In one clinical trial, approximately 40 percent of CML patients who had achieved a complete molecular remission for at least 2 years were able to stop their TKI therapy without relapsing. Further, those who did relapse were able to restore remissions by resuming their TKI therapy. Additional research is still needed to establish criteria for safely ending TKI therapy. At this time, discontinuing TKI therapy should only be done within the confines of a clinical trial.
Vaccine Therapy. Various forms of vaccine therapy are being studied to see whether they can reduce or eliminate residual leukemia cells in CML patients. TKIs destroy most leukemic cells in the body, but in most patients, some of the cancerous cells remain. These remaining cells can cause a relapse, especially if the TKI therapy is stopped. Researchers are trying to find ways to help the immune system recognize the difference between normal cells and CML cells so the immune system can attack the cancer cells remaining after TKI therapy. See the free LLS booklet, Immunotherapy Facts for information about the development of blood cancer vaccines.
Reduced-intensity Stem Cell Transplantation. A modified form of allogeneic transplantation known as “reduced-intensity” or “nonmyeloablative” allogeneic stem cell transplantation may be an option for CML patients who do not respond to other treatments. Patients being prepared for a reduced-intensity transplant receive lower doses of chemotherapy drugs and/or radiation in preparation for the transplant, compared to the doses given to patients receiving an allogeneic transplant. Immunosuppressive drugs are used to prevent rejection of the donor stem cells. The engraftment of donor immune cells may allow these cells to attack the patient’s CML cells (a result called “graft-versus-tumor effect”). The theory being tested with a reduced-intensity transplant is that by undergoing less toxic procedures prior to the transplant, the body is better able to withstand the transplant. However, full donor engraftment would still take place, and the desired graft-versus-leukemia effect would still occur.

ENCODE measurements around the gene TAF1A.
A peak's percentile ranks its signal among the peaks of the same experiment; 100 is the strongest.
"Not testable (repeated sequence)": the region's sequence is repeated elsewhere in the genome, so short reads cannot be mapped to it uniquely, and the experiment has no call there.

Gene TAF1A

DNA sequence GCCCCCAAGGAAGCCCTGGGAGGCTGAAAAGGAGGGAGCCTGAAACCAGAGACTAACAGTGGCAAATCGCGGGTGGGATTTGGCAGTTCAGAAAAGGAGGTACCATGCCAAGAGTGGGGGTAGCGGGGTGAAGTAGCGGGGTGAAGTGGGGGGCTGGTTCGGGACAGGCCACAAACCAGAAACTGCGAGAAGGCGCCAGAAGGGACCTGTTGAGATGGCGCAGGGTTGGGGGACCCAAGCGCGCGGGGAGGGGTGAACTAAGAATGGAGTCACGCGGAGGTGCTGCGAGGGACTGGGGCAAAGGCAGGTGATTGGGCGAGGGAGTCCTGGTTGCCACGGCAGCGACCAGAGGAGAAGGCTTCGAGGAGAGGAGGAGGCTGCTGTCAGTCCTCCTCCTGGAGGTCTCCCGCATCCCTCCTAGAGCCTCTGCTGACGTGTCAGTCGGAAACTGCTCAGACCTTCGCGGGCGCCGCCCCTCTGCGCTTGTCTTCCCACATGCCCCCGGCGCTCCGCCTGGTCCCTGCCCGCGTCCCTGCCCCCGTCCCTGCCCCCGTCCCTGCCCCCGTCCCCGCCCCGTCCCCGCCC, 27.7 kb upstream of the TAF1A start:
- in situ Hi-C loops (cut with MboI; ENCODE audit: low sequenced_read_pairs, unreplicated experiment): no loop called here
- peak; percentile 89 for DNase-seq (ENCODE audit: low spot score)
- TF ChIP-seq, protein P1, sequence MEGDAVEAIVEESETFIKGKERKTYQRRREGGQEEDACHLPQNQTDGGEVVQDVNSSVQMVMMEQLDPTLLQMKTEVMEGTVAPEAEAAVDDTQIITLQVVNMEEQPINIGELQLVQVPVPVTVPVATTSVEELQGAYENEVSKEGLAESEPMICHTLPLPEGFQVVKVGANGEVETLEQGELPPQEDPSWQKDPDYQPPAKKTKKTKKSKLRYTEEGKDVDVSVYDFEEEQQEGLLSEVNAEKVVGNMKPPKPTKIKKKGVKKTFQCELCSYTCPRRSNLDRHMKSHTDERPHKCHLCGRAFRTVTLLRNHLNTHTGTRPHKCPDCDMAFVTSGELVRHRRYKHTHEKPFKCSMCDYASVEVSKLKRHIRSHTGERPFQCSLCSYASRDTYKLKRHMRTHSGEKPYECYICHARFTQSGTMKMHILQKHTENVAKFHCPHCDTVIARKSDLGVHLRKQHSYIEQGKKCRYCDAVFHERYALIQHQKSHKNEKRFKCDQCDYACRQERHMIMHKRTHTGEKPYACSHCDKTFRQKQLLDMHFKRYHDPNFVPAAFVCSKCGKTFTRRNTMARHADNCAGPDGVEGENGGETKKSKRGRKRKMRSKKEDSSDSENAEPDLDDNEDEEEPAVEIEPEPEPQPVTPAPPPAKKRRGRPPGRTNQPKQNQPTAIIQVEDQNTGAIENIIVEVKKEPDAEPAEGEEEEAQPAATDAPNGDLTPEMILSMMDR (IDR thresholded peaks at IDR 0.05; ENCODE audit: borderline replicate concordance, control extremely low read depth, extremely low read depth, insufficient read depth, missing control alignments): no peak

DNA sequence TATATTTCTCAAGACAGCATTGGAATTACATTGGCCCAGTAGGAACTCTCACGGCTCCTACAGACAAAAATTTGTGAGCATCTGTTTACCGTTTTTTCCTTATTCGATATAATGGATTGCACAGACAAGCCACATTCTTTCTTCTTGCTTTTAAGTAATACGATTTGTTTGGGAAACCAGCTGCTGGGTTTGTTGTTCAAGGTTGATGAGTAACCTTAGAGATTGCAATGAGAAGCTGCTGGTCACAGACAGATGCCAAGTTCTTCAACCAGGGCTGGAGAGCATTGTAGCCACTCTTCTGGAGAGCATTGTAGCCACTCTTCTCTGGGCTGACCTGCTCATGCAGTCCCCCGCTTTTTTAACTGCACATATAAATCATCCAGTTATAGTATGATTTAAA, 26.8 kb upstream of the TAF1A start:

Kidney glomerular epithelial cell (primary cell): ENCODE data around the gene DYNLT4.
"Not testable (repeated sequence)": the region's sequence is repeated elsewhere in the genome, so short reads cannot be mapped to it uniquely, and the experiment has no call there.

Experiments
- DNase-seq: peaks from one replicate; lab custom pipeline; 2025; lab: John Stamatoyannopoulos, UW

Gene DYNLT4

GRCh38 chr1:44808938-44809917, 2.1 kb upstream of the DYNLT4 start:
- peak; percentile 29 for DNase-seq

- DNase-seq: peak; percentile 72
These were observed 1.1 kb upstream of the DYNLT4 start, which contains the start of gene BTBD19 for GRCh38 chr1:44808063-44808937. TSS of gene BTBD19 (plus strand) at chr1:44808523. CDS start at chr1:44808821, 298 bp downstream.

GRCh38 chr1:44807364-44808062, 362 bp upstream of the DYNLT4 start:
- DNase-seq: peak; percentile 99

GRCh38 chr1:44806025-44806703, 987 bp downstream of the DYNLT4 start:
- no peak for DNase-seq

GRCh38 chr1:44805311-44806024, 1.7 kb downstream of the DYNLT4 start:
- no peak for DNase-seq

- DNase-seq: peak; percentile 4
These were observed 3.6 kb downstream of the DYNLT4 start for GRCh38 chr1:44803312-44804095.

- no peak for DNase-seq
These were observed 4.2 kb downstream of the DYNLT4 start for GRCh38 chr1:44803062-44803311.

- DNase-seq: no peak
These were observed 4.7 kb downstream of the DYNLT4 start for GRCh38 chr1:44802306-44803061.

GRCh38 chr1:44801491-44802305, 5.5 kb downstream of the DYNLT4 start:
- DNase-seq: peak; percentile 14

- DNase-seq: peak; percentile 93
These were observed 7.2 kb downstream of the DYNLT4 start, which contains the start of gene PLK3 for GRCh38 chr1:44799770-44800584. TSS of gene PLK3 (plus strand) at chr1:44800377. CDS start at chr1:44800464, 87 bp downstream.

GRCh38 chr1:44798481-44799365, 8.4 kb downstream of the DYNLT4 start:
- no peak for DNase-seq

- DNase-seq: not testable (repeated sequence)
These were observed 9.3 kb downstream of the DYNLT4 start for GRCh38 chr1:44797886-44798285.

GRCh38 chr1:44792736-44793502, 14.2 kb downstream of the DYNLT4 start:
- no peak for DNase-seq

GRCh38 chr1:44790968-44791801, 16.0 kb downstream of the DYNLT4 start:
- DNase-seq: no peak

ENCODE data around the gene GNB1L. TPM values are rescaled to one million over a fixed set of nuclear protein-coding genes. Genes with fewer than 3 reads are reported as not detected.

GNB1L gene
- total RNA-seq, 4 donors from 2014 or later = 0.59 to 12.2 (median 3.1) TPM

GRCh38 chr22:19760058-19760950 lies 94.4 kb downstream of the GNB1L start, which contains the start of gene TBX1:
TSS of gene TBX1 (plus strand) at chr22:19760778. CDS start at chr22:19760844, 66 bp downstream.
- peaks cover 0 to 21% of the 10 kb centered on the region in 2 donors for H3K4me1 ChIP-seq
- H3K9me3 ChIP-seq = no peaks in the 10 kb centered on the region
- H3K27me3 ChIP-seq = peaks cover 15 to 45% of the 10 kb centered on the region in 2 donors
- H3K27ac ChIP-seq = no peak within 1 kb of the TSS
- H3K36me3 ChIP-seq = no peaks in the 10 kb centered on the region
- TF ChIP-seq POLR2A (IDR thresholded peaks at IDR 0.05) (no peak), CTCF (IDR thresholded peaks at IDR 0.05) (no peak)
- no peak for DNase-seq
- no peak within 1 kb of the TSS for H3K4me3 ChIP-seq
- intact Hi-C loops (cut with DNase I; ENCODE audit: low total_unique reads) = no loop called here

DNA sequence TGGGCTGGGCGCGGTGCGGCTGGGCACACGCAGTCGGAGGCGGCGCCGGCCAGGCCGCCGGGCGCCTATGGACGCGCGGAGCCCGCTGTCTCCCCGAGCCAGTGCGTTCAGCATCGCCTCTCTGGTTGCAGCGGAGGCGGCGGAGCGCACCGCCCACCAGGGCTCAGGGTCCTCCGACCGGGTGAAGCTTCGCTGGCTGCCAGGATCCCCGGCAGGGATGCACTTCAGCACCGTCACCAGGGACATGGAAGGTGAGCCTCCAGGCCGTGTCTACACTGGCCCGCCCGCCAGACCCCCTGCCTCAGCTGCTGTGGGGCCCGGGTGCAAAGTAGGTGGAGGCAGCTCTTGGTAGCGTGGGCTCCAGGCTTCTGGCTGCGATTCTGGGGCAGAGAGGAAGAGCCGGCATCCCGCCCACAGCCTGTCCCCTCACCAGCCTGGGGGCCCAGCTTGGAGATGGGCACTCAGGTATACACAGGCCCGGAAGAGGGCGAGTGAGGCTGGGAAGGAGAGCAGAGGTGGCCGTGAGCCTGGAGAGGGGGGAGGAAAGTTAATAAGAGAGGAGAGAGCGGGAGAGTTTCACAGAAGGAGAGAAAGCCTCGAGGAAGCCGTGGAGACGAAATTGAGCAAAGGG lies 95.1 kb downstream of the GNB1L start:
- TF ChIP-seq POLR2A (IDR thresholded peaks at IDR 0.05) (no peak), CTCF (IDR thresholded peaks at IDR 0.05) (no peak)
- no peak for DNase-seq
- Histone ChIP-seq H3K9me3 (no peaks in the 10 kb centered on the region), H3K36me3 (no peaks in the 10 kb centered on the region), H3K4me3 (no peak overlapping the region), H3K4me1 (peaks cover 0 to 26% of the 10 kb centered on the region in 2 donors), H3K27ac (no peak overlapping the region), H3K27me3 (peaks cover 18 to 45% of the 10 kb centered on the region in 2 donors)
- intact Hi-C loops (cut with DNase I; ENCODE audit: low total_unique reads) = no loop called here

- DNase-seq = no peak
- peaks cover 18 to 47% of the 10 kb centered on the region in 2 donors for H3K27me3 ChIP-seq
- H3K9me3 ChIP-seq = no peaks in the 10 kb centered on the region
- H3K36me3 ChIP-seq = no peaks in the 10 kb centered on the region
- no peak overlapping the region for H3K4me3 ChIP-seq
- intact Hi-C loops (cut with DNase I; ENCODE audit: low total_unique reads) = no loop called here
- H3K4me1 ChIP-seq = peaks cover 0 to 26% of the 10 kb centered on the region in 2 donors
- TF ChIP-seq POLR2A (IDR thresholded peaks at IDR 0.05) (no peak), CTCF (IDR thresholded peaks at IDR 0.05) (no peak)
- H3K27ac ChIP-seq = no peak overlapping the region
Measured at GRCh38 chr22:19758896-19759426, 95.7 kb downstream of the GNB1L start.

Other drugs are being tested in clinical trials to enhance the graft-versus-leukemia effect of stem cell transplantation and to reduce the risks of graft-versus-host disease.
In addition, research is underway evaluating the use of umbilical cord blood as a source of stem cells for transplantation in children and adults. Cord blood provides another potential source of matched, unrelated stem cells for patients who do not have a matched, related stem cell donor. Results from cord-blood stem cell transplants have been promising, and there appears to be a reduced risk of acute graft-versus-host disease in younger cord-blood transplant patients. For more information about all types of stem cell transplantation, see the free LLS booklet, Blood and Marrow Stem Cell Transplantation.